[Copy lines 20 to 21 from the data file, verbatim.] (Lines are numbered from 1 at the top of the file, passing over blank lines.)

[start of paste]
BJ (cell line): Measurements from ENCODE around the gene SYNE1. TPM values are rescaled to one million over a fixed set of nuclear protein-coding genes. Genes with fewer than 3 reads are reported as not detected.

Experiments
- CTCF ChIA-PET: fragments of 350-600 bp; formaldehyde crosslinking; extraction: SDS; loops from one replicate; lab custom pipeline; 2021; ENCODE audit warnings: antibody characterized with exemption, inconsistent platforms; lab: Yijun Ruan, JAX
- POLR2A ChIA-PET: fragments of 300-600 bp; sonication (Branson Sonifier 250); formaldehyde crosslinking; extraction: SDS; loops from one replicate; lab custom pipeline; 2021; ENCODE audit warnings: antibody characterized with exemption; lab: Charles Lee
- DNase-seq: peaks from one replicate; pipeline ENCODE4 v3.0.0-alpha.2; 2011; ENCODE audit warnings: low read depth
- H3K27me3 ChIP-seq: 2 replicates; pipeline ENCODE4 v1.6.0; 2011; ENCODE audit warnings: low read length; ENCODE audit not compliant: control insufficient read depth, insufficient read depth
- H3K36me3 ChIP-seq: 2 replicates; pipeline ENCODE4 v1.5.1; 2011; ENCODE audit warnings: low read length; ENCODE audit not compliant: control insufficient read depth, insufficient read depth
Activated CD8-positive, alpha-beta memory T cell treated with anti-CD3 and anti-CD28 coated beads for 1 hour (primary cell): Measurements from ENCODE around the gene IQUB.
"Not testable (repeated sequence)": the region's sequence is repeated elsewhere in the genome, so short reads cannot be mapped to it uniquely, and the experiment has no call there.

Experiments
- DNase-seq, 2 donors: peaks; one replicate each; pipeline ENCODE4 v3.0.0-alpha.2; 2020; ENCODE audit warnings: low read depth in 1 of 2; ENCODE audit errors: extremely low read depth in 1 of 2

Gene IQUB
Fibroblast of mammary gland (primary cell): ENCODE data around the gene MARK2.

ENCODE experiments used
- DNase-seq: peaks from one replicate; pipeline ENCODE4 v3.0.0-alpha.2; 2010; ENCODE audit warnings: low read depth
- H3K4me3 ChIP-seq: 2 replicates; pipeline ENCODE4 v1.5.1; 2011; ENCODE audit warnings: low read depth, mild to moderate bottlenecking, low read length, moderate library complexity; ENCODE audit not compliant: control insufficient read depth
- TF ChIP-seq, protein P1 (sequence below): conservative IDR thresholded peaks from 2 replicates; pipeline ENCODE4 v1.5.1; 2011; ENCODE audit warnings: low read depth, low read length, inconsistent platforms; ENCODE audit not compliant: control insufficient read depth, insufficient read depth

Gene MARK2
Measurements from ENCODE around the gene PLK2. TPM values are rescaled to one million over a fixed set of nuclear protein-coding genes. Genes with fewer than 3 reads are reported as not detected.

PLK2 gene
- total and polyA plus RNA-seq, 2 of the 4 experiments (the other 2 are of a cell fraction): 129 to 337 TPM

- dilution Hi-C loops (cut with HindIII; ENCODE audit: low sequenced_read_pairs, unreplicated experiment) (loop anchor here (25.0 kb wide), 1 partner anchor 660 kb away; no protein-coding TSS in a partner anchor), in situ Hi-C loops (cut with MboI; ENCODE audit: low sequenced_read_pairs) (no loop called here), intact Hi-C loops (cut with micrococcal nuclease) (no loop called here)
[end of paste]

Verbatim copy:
PLK2 gene
- total and polyA plus RNA-seq, 2 of the 4 experiments (the other 2 are of a cell fraction): 129 to 337 TPM